MS MovieMaker Versions and Considerations

Following is a response to a Technology Interest Group email discussion on this subject and may receive additional edits or updates as appropriate.

There are actually about 3 main versions of MS MovieMaker  – not counting “Live” which so far everyone here has agreed to discount. Two of them can work on XP or Win7 netbooks and each has their strong points as well as caveats to consider for use on Win7 workstations as well. The info below is largely off the top of my head (if an inaccuracy is found, let me know and I’ll attempt to correct it):

 

1.       MovieMaker XP (I THINK it’s official tag is something like MM2.0)

a.       Works reasonably on Atom (preferably 1.66ghz) processor laptops

b.      Includes webcam capture

c.       DVD production features not included (if I recall correctly)

d.      “Hack” available to put this version on Vista or Win7

i.      webcam capture would be the reason for using this hack

ii.      Hacked version CAN run alongside other MM versions

2.       MovieMaker Vista (real tag might be something like MM6)

a.       MOST POWERFUL VERSION OVERALL – use this one if your workstation can handle it but not on netbooks

b.      DVD production features included (as I recall)

c.       HiDef capabilities included (as I recall)

d.      More transitions and effects than XP (as I recall)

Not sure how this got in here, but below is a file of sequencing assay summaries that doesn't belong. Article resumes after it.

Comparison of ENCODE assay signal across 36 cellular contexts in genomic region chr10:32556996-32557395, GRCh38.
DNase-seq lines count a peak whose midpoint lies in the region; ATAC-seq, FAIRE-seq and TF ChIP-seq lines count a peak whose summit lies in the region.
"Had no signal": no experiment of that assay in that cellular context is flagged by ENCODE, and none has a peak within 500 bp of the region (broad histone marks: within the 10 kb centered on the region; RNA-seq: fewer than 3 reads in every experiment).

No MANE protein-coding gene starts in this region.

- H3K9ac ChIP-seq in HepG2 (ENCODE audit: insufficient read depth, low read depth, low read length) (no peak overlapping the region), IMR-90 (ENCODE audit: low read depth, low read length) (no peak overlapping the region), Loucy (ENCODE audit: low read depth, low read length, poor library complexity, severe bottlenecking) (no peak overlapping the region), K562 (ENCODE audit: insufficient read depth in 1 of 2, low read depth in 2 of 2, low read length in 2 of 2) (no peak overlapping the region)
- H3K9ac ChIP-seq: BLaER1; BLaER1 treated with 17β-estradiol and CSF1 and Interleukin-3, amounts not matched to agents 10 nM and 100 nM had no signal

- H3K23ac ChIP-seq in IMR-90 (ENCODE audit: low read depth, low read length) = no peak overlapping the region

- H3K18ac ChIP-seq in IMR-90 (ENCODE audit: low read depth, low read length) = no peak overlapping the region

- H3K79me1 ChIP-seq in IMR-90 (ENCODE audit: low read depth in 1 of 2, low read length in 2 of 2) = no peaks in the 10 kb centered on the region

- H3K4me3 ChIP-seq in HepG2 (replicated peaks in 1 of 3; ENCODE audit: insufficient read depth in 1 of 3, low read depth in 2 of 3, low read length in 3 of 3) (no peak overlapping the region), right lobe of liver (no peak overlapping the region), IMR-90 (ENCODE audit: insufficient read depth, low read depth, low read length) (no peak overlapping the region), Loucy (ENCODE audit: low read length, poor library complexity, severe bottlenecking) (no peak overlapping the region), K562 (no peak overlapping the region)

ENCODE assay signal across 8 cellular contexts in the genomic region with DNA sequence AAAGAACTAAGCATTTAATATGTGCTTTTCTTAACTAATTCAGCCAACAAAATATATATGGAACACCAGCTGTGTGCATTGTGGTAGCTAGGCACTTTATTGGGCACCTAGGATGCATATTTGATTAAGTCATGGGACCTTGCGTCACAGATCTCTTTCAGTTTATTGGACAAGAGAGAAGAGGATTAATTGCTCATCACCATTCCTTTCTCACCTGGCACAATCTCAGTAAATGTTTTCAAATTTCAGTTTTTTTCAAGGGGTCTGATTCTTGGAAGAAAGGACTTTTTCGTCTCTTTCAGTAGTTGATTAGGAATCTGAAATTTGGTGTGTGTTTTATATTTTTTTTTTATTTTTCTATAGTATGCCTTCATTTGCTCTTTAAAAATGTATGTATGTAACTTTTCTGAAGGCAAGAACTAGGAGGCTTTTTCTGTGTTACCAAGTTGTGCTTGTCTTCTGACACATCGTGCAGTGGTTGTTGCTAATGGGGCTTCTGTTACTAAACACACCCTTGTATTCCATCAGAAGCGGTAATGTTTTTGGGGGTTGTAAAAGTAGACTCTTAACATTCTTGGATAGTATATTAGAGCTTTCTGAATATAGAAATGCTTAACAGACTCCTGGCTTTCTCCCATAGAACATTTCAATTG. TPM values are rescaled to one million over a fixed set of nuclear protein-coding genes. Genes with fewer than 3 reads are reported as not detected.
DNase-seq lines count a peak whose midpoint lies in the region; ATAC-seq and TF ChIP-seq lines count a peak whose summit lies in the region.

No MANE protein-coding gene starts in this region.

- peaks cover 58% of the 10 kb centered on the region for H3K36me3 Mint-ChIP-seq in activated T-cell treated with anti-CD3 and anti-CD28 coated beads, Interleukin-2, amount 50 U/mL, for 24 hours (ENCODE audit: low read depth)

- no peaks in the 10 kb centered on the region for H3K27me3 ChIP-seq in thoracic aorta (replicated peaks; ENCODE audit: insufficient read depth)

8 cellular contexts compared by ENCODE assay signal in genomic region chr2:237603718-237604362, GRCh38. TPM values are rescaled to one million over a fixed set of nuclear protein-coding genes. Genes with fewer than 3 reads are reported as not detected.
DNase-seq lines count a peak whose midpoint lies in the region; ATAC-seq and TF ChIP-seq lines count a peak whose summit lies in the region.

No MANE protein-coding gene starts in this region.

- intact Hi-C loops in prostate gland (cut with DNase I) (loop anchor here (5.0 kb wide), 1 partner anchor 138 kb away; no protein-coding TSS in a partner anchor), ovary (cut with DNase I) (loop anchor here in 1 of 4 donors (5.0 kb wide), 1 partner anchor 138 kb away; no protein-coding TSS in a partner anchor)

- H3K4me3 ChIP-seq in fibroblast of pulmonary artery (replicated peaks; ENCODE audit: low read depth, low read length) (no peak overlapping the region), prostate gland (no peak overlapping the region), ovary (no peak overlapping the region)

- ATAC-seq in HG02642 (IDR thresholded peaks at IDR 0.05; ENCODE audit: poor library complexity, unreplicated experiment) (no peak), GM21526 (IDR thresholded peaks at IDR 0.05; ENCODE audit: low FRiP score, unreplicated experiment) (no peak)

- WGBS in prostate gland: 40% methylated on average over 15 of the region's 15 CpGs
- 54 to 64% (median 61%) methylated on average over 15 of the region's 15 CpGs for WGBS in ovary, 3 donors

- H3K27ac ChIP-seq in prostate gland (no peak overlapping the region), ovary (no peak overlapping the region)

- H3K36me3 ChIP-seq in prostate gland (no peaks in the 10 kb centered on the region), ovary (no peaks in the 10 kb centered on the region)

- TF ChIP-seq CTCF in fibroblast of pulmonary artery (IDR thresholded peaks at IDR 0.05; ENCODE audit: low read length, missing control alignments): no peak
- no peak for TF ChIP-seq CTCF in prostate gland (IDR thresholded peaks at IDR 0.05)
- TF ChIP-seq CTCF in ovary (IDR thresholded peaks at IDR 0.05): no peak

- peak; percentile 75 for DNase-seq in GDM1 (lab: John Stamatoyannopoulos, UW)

e.      “Hack” available to put this version on Win7 with compatible hardware

i.      Superior features to MM “Live” being the reason for this hack

ii.      Hacked version can run alongside other MM versions

3.       MovieMaker 2.6 – Think of it as MM Vista modified (dumbed-down)- chronologically this one is third but logically it belongs between the other two

a.       Has most features of Vista version EXCEPT HiDef (& maybe some effects) which has been removed to be compatible with more hardware, including Win7 netbooks

b.      This is the one you can download from http://www.microsoft.com/download/en/details.aspx?id=34

c.       DVD features and (possibly) additional transitions & effects might be reasoning for possibly using this on XP (if I’m recalling that part accurately)

 

I’m not saying netbooks are video production machines – any class that specializes in that should not plan on them as a vehicle – but they are serviceable in producing routine video submissions for core classes and others where intense technical artistry are not the point.

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